Previous PageNext Page

Practical work

The blacksmith's shop must be laid out so as to minimize the amount of movement needed to work efficiently. The layout will generally be dictated by the smith's preference, but the anvil should be only about one pace from the fire in order to permit rapid positioning and working of the metal. Both bench and vice should be within easy reach and at a comfortable working height. The cooling tank should also be within easy reach. All the tools needed for a particular operation should be ready and close at hand.

The work area should be shaded but well ventilated. For a right-handed person the beak of the anvil should be to the smith's left and to the right for a left-handed person.

Safety is a case of common sense, but a few pointers may be in order.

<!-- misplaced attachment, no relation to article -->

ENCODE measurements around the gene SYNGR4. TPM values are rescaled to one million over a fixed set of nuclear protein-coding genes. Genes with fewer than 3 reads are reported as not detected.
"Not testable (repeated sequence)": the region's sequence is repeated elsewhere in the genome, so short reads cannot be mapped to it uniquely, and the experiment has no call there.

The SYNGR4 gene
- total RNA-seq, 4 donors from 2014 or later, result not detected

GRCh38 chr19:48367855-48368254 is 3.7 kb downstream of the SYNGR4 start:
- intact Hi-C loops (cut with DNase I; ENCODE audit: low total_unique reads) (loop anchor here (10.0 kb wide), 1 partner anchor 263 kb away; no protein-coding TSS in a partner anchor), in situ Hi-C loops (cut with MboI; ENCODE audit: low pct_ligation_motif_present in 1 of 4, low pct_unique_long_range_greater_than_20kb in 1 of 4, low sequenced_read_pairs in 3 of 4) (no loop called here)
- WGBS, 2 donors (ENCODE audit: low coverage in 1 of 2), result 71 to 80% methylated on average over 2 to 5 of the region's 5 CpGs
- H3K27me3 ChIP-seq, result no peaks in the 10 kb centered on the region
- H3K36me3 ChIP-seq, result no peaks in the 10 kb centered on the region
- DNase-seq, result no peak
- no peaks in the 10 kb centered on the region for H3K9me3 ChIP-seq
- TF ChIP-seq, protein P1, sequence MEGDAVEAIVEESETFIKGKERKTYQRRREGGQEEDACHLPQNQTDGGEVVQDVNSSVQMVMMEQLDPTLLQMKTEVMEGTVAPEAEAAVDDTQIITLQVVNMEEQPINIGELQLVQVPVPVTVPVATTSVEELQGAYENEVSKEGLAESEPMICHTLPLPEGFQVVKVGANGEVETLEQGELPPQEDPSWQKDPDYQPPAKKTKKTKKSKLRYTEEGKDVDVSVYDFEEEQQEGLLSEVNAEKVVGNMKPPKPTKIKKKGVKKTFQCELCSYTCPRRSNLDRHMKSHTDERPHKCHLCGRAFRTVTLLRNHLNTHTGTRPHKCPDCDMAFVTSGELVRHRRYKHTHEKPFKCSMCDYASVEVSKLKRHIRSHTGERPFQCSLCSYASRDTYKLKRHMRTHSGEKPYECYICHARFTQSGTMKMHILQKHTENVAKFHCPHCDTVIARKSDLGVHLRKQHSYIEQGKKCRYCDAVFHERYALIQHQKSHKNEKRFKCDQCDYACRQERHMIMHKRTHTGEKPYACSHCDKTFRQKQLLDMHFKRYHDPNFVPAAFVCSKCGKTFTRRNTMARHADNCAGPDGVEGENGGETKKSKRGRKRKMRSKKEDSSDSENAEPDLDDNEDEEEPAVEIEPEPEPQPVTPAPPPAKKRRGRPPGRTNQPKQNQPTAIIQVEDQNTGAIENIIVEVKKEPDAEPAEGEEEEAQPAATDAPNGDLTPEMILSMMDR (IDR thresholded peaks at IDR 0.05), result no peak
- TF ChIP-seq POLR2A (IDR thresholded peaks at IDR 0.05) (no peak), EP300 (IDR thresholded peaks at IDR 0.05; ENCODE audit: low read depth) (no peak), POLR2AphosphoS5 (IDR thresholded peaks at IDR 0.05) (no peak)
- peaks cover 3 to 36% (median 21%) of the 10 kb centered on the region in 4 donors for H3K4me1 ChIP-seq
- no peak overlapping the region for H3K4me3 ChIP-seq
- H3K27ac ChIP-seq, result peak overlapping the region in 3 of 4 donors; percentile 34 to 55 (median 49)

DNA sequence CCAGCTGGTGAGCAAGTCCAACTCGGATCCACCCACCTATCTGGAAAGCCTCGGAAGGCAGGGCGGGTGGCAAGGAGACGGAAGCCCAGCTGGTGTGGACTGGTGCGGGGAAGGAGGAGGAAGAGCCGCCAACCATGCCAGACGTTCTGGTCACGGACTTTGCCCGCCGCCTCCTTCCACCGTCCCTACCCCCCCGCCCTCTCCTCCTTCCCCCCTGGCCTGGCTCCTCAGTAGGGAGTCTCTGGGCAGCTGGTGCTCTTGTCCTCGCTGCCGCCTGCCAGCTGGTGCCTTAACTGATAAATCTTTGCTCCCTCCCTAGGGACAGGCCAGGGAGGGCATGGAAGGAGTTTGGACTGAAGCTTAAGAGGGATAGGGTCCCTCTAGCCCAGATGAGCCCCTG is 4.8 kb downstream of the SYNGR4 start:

The most used tool is the hand hammer. This must be gripped as near to the end of its shaft as is comfortable (Fig. 24). Most hammering is done using a wrist-and-elbow action. Shoulder action is needed only for heavy hammering. For accurate work, a "snapping" action of elbow and wrist produces the best results and least fatigue. Sledgehammers are used with both hands and a straight up-and-down action is required, not the swinging action used for other work.

All hammering must be positive. Avoid the tendency to "stroke" the work with the hammer. Even light blows must be direct and positive if effort is not to be wasted.

Agricultural engineering in development

Figure 24

Previous PageTop of PageNext Page